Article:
“Woody” Williams salutes “guardian angel” Charles G. Fischer

| March 19, 2018 | 28 Comments

We’ve talked a few times about 94-year-old Herschel “Woody” Williams, the last surviving Iwo Jima Medal of Honor recipient – the last of twenty-seven men who were awarded that medal for that battle. Williams has never taken full credit for his actions on February 23, 1945, instead he credits the marksman he calls his “guardian angels”, who provided cover for him while he charged across an airstrip with a flame thrower, eliminating the threats to his fellow Marines from Japanese pillboxes.

Stars & Stripes reports that he stopped by the grave of one of his “guardian angels”, Charles G. Fischer when he was in Hawaii last week;

On Saturday, Williams, with the Medal of Honor hanging around his neck, stood over the Hawaii grave of Charles Fischer, one of those “guardian angels” who helped him survive that day and is buried in the National Memorial Cemetery of the Pacific, nicknamed the Punchbowl.

He saluted the Marine, who died a private first class that day, and then slowly bent down and placed a purple lei upon his headstone.

“I have always said I’m just the caretaker of it,” Williams said later of the Medal of Honor. “It belongs to them. They sacrificed for it. I didn’t.”

Williams is also the last surviving Medal of Honor recipient in West Virginia.

Category: We Remember

Comments (28)

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  1. AW1Ed says:

    “I have always said I’m just the caretaker of it,” Williams said later of the Medal of Honor. “It belongs to them. They sacrificed for it. I didn’t.”

    A common theme among extremely uncommon heroes.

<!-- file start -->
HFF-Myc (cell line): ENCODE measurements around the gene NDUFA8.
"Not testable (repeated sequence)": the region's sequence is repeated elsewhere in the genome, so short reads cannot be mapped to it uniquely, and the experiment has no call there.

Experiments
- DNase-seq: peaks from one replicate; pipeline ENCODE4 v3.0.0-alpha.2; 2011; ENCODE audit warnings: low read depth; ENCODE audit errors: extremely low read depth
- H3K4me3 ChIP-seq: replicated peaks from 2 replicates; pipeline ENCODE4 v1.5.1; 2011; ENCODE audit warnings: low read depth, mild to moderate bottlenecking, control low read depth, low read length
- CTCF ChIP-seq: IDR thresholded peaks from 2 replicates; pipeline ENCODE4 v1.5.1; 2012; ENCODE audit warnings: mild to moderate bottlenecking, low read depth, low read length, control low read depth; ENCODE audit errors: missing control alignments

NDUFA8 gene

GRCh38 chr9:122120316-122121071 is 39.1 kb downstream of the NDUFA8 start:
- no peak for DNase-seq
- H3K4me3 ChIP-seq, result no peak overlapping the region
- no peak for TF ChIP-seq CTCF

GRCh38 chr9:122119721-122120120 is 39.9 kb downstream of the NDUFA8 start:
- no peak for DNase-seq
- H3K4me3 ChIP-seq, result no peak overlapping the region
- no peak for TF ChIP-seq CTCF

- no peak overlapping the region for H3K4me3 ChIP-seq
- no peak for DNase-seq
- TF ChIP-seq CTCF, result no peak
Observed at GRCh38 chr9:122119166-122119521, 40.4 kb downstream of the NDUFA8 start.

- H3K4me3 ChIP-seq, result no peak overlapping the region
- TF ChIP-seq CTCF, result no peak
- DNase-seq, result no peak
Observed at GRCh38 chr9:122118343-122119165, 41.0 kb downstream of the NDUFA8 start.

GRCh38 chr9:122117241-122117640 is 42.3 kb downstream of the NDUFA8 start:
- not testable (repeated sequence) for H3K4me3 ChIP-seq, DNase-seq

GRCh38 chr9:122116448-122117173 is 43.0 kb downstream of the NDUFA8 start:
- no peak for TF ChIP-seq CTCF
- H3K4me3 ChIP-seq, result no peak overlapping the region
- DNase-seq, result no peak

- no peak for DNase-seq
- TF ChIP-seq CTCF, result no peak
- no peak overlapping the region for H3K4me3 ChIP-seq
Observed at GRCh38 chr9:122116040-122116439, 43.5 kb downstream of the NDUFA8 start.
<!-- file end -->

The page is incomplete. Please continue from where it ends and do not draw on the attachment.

2. Former 13D says:

    God bless these men…

  3. Wilted Willy says:

    May God Bless you good Sir! You are truly a hero in my book! I hope you enjoy many more years of good health! I wish there was another way that I could give you the honor you really deserve! You surely saved many lives that day with your heroics, even though you don’t claim any for yourself. You are certainly a hero in my book!

    • UpNorth says:

      I tried, but I can’t come up with anything to say that is as good as what you posted, Willy. Well done.
      Salute, Woody. I stand in awe of men like you. And the others who stood shoulder to shoulder with you.

  4. Ex-PH2 says:

    Too few of them left now….

    • Marine 0331 says:

      I’d love to meet one of these guys and just shake their hand. I would feel so honored. People pay so much money for the autograph of some turd who plays football, but these brass-balled guys are the real heros.

  5. Dinotanker says:

    This puts a lump in my throat and tears in my eyes. Especially after reading about that utter claptrap going on in NJ with the high school kids.

    What an incredible group of men. I cannot begin to imagine the sheer guts it took to get up, with a FREAKING FLAMETHROWER strapped to your back and take it to the enemy. Truly awe inspiring.

    Thank God that the United States has people like Mr. Williams and those serving today.

  6. Atkron says:

    The biggest difference between actual heroes, and these bragging fakes is the humility shown by the real deal.

    They saw their fellow warriors committing acts of bravery every single day, and all of them saw it as just doing their job; or keeping their buddy’s safe. They weren’t looking for a medal, especially if some of their friends were killed in the process.

    I find their humble demeanor refreshing, and makes me want to earn the chance at a good life that they and their friends sacrificed so much for.

  7. FuzeVT says:

    Concur with everything above considering Mr. Williams character. That’s something amazing.